It is common for volatility to pick up in the weeks or even months leading up to an election. Amid the uncertainty, some investors take some risk off the table, waiting for clarity before putting their money back to work. Other investors with more conviction start positioning for the outcome they expect to see. After the results of an election are announced, the uncertainty dissipates, and markets tend to return to business as usual.

The challenge this year will be the number of elections taking place around the globe; as one election concludes, the speculation on the next one will begin to ramp up.

  

Maintain perspective in election uncertainty

Elections tend to trigger strong emotions for investors. While they can feel significant in the moment, when you zoom out to keep sight of your long-term objectives, today’s news really is tomorrow’s chip paper.

Certainly, there are risks and political outcomes that could affect inflation, interest rates, foreign exchange, and geopolitics. However, over the long-term, capital markets will operate as they have always done and we believe that the best course of action is to sit tight, remain invested, and keep sight of your long-term objectives.

In the short-term, volatility can be a gift, creating opportunities for an active investor. At Arbuthnot Latham, our dedicated Investment Management Committee keep a watchful eye, closely monitoring markets, news flow, and performance. Our goal is to meet the long-term objectives of our clients while managing the short-term risks and opportunities as they arise.

Please contact your Investment Manager if you have any questions or would like to discuss your portfolio.

 


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Author -

Gabriella Macari

Gabriella Macari

Senior Investment Manager

Gabriella Macari, Senior Investment Manager at Arbuthnot Latham, rejoined the Bank in 2023. Gabriella had previously been part of the Arbuthnot Latham team from 2019 to 2022. Throughout her career, she has actively contributed to various research teams, showcasing her expertise in financial analysis.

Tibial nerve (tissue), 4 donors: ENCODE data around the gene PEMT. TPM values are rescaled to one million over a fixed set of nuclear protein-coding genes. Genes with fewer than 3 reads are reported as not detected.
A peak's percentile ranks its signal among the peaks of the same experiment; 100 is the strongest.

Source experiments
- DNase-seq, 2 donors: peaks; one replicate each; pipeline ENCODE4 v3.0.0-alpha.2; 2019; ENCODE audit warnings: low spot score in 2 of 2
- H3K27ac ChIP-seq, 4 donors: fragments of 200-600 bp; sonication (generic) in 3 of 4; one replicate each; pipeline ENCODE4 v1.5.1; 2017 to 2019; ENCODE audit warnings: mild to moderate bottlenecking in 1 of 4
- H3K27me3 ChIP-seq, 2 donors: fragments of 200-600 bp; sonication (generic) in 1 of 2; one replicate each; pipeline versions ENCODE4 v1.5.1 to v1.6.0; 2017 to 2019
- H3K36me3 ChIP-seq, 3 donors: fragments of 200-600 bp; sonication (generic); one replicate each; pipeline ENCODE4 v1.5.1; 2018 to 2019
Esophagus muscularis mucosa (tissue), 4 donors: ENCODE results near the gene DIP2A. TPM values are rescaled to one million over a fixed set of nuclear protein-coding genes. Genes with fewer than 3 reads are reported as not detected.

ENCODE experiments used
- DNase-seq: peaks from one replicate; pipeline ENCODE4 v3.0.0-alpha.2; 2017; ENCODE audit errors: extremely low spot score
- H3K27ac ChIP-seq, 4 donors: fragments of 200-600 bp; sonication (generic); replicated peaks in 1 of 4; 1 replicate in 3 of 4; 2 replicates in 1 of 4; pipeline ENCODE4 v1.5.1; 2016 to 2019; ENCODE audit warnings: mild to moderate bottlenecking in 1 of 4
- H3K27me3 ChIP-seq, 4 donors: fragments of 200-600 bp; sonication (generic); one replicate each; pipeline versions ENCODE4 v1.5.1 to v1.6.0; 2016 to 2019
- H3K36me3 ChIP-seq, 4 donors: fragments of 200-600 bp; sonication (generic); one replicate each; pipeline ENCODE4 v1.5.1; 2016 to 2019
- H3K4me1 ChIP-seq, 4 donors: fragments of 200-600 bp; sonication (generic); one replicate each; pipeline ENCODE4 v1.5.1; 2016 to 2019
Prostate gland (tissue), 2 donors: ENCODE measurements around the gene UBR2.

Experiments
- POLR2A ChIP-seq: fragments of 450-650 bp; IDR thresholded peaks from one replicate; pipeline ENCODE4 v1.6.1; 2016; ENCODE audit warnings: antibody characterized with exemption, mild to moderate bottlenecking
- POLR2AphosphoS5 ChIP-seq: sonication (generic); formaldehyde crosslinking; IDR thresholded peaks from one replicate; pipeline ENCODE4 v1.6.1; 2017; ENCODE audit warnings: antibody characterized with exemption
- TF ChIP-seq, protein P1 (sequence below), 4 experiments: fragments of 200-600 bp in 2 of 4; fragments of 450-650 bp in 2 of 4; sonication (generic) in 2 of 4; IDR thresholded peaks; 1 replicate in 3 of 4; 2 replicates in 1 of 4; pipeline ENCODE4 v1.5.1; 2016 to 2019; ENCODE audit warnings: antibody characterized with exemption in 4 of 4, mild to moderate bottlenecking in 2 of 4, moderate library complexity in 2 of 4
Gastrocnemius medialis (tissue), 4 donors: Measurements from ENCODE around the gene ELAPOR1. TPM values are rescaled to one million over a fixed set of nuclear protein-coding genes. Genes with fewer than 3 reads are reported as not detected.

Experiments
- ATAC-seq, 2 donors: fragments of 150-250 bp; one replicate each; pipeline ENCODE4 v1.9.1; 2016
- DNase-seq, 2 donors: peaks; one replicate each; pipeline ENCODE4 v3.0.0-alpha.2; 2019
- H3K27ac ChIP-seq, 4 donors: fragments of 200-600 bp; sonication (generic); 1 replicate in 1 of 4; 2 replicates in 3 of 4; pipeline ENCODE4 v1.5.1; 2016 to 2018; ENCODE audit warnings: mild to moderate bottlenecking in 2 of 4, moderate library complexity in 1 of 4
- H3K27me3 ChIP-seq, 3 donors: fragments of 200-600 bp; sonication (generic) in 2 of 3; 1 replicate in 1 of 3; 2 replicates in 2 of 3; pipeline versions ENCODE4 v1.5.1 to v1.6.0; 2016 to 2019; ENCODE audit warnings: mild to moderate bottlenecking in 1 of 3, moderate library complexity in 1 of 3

Gabriella's experience includes leading the Commercial Property research division. She also played a pivotal role in the development and launch of the Sustainable Portfolio Service in 2021.

Gabriella holds the title of Chartered Wealth Manager, Investment Advice Diploma and the Private Client Investment Advice and Management qualification. She holds a BSc (Hons) in Economics from the University of Bath.

Outside of her professional life, Gabriella enjoys cooking, finding joy in creating delicious meals. She is also a dedicated runner and maintains an active lifestyle. Additionally, Gabriella is a Formula 1 enthusiast, highlighting her interest in the world of motorsports.

DISCLAIMER

This communication should be considered a marketing communication. It has not been prepared in accordance with legal requirements designed to promote the independence of investment research. It is for information purposes only and does not constitute advice, a solicitation, recommendation or an offer to buy or sell any security or other investment or banking product or service. You should seek professional advice before making any investment decision. The value of investments, and the income from them can fall as well as rise, and may be affected by exchange rate fluctuations. Investors could get back less than they invest. Past performance is not a reliable indicator of future results. The tax treatment of investments depends upon individual circumstances and may be subject to change.

The contents of this communication are based on opinions or conditions as at the date of writing and may change without notice. To the extent permitted by law or regulation, no warranty of accuracy or completeness of this information is given and no liability is accepted for its use or reliance on it.